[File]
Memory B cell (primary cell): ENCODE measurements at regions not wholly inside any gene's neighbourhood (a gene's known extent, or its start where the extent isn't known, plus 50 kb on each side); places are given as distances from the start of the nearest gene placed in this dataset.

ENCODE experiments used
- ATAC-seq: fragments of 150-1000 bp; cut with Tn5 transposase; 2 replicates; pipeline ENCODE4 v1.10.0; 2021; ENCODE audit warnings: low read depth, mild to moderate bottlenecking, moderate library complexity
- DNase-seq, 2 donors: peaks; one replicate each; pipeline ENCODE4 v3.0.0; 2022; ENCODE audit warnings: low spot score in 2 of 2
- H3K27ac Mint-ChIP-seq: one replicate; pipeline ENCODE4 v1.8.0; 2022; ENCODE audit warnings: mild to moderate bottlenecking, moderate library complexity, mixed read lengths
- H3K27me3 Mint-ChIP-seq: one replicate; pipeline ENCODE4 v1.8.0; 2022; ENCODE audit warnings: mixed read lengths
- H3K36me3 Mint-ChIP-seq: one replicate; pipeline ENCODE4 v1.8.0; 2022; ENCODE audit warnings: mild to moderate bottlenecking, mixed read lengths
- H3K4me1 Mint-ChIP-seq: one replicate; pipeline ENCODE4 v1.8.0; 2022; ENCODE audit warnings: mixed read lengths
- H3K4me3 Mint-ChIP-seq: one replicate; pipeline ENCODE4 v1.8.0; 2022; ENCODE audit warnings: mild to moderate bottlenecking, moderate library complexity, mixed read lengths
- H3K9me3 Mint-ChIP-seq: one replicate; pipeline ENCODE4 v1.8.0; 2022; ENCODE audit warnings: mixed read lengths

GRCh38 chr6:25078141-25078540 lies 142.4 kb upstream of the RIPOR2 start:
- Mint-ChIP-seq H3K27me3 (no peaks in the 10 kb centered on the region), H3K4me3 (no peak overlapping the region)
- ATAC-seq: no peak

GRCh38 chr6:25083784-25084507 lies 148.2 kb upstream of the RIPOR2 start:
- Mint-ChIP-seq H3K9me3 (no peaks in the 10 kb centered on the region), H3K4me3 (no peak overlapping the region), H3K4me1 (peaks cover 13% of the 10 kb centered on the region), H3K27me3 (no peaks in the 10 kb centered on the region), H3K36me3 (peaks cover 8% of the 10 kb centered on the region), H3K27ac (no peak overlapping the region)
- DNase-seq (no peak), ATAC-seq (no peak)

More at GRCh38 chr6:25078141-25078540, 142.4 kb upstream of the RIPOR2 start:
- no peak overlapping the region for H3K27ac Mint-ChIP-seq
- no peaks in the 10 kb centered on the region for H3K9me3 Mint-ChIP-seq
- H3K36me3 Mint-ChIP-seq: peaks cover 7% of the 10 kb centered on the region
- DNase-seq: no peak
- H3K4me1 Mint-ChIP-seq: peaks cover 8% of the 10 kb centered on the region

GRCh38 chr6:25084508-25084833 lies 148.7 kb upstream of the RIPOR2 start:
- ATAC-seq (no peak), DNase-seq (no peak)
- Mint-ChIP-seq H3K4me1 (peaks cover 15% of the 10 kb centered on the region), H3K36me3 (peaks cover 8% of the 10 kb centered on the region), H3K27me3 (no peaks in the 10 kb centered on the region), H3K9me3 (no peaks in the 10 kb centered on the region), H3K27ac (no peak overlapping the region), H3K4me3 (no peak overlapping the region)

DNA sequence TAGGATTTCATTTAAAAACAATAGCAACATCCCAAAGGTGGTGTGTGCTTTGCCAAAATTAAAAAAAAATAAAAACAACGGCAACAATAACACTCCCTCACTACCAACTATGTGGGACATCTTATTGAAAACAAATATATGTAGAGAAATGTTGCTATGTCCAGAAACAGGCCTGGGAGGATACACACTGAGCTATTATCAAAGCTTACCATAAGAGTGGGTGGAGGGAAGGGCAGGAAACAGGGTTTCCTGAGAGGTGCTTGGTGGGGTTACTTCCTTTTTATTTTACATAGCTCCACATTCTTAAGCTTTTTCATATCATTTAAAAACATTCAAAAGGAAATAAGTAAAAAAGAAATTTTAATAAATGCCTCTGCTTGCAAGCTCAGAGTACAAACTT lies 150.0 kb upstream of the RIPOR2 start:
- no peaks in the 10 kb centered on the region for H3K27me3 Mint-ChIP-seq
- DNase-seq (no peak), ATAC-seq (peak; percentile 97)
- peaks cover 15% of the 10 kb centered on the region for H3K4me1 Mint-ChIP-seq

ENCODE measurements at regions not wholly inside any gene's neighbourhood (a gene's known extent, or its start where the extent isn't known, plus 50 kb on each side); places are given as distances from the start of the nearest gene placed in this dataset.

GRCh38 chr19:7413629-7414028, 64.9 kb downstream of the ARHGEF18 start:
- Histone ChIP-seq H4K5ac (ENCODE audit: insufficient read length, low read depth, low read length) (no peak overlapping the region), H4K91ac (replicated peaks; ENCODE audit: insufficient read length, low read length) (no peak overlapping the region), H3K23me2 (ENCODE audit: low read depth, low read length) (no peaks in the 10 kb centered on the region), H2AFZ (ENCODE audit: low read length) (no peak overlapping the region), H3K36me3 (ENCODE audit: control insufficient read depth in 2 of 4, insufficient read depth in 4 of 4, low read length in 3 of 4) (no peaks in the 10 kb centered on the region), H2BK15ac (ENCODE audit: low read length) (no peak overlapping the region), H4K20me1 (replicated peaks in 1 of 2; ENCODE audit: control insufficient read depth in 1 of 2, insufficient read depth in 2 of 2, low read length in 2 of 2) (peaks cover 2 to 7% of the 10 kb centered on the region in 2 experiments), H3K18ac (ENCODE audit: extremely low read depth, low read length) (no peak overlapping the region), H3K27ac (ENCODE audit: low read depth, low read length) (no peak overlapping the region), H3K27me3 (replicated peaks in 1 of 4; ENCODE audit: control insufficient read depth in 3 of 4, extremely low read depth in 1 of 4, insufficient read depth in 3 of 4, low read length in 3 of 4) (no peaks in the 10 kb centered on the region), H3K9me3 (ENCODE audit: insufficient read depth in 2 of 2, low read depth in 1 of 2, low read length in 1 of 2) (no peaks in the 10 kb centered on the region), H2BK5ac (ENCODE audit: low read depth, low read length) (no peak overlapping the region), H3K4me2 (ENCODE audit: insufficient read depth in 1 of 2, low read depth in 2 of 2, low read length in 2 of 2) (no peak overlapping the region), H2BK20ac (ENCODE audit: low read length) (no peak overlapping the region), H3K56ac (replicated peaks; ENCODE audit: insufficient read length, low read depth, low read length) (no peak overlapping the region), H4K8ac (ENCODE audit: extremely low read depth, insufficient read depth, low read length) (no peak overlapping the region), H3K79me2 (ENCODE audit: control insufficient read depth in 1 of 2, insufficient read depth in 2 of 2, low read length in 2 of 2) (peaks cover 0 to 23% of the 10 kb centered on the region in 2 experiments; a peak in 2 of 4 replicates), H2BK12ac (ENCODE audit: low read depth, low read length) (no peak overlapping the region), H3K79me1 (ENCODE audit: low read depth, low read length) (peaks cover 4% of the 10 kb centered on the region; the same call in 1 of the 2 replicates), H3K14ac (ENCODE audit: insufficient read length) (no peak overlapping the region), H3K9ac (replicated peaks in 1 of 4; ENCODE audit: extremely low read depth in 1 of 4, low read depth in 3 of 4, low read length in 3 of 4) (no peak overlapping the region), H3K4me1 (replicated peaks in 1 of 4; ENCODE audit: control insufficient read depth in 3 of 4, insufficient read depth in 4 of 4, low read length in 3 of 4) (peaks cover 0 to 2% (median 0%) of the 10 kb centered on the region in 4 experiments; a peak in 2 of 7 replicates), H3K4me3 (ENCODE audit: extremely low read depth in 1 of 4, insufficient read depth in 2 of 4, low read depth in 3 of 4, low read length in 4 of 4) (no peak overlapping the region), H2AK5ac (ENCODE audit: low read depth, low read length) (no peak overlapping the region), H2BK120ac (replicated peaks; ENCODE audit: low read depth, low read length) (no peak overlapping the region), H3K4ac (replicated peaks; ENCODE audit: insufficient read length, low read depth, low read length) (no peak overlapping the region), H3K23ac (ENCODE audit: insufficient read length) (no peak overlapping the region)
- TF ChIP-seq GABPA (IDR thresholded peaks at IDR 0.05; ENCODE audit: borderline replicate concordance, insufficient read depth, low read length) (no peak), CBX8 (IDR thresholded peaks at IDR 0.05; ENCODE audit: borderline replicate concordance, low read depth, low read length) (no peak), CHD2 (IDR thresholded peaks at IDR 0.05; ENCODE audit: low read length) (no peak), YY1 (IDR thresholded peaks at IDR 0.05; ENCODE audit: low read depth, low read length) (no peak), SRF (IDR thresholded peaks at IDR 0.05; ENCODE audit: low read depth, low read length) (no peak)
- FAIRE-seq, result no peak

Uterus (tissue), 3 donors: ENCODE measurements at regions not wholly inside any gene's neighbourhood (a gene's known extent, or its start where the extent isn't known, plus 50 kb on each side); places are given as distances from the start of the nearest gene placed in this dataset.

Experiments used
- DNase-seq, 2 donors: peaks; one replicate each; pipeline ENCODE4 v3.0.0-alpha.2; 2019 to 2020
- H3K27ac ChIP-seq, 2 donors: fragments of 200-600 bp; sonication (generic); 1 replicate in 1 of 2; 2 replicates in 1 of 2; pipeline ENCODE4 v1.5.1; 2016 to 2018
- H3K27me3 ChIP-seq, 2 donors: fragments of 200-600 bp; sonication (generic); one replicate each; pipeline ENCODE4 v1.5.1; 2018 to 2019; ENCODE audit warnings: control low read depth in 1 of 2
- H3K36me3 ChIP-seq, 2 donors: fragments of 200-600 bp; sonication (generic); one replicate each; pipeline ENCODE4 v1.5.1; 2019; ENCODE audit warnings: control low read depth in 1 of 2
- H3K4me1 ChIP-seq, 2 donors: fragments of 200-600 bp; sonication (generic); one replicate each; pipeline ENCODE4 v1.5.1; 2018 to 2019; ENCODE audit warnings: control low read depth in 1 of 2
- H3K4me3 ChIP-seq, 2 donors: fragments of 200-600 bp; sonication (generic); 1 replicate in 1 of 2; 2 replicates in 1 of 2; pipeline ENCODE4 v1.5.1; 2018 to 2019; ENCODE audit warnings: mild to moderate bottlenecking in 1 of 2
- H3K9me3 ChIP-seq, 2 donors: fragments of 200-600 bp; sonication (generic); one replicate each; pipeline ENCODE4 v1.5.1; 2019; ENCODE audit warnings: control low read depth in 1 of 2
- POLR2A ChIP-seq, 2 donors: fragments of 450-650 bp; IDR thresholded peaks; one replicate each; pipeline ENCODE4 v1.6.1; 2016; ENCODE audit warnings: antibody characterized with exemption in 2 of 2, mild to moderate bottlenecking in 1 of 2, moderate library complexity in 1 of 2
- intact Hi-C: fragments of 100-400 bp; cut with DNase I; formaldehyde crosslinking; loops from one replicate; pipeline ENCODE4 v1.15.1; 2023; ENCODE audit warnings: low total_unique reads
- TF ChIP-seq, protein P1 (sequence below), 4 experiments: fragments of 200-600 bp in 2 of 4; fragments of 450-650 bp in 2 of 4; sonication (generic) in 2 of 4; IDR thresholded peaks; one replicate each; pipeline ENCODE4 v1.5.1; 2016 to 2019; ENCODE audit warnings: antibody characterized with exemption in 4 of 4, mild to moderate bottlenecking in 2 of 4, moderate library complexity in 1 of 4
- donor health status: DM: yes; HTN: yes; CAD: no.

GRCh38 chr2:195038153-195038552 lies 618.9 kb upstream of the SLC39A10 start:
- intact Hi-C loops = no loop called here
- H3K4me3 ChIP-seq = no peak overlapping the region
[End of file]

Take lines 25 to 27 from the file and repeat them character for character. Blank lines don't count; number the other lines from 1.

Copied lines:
- Mint-ChIP-seq H3K4me1 (peaks cover 15% of the 10 kb centered on the region), H3K36me3 (peaks cover 8% of the 10 kb centered on the region), H3K27me3 (no peaks in the 10 kb centered on the region), H3K9me3 (no peaks in the 10 kb centered on the region), H3K27ac (no peak overlapping the region), H3K4me3 (no peak overlapping the region)

DNA sequence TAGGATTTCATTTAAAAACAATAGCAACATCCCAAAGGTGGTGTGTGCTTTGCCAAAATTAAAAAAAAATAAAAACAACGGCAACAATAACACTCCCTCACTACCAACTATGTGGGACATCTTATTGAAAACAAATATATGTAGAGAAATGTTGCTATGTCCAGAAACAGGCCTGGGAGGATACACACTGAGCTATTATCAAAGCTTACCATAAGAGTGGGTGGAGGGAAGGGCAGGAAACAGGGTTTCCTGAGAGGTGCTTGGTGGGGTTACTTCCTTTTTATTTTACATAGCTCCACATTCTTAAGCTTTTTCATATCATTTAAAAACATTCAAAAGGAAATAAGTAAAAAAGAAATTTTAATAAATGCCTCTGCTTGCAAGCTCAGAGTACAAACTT lies 150.0 kb upstream of the RIPOR2 start:
- no peaks in the 10 kb centered on the region for H3K27me3 Mint-ChIP-seq